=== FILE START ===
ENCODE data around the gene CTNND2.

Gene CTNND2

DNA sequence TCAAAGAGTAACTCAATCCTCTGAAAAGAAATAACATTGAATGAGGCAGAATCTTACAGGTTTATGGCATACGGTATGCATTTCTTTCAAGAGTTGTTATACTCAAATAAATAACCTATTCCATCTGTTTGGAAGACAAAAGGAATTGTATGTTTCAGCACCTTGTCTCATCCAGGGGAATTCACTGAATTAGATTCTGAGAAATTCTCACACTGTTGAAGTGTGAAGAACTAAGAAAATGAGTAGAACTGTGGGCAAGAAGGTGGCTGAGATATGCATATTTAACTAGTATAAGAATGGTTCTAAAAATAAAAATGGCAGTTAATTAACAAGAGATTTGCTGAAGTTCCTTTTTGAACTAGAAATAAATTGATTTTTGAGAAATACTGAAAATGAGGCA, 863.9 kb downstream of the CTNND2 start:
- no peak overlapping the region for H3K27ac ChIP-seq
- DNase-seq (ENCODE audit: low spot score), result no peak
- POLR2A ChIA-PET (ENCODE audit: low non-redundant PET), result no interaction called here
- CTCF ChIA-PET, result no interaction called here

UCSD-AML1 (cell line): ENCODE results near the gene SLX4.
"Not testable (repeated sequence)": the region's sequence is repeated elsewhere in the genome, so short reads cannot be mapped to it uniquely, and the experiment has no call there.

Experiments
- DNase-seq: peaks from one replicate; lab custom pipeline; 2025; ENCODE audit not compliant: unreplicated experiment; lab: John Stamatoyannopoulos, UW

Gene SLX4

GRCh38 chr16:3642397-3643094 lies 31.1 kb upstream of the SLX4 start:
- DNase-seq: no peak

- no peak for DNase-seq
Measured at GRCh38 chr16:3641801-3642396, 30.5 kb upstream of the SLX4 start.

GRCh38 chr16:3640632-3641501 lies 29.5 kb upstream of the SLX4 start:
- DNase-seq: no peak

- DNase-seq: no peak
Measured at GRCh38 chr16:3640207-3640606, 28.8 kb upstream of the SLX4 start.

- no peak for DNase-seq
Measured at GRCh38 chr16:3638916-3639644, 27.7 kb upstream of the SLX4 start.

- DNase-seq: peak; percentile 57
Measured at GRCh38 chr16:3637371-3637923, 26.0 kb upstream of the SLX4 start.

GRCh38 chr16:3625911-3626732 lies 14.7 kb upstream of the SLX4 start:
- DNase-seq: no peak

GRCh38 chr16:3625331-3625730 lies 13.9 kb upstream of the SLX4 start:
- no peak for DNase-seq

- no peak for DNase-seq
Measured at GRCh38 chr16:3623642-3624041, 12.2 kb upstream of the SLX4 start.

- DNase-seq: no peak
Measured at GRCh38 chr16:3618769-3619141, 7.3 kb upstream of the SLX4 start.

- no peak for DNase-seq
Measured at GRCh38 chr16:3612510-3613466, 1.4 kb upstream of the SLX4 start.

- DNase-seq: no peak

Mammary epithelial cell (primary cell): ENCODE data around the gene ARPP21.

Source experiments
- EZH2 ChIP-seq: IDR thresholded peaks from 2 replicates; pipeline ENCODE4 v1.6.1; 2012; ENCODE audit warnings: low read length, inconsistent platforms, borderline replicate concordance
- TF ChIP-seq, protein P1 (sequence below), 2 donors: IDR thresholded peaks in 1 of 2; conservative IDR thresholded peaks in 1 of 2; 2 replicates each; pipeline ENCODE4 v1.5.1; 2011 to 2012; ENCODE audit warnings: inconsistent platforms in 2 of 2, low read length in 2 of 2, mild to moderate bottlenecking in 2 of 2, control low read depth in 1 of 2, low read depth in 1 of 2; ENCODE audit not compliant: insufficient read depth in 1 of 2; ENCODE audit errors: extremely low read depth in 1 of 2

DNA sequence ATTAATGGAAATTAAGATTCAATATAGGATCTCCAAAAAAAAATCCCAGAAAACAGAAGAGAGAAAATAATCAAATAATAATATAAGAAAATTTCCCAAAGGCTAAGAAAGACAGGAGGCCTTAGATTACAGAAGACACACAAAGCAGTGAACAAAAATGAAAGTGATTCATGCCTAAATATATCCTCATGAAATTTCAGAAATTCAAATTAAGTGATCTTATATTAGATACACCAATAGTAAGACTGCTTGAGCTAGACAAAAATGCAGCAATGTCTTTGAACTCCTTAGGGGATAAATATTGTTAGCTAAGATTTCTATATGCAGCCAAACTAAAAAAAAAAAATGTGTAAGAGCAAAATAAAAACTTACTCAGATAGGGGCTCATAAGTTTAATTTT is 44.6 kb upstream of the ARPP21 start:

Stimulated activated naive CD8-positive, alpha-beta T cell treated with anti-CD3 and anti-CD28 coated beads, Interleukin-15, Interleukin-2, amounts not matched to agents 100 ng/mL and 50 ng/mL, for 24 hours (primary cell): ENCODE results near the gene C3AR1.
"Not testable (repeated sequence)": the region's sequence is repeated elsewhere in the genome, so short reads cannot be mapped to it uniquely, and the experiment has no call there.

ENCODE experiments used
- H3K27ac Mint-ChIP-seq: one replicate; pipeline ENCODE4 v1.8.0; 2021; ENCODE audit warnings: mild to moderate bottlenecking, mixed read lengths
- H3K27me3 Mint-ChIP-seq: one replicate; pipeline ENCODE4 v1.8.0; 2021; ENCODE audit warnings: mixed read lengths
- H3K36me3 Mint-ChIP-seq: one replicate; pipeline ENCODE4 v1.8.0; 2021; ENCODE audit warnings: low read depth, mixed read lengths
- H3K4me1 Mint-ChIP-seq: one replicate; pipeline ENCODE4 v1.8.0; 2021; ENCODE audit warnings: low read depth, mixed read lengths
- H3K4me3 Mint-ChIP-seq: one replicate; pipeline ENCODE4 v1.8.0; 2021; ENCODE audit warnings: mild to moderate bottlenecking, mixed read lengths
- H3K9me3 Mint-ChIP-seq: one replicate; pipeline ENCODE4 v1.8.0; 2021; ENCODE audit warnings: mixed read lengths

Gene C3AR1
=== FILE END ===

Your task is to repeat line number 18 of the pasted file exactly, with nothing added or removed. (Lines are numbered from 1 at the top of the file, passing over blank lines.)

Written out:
- DNase-seq: no peak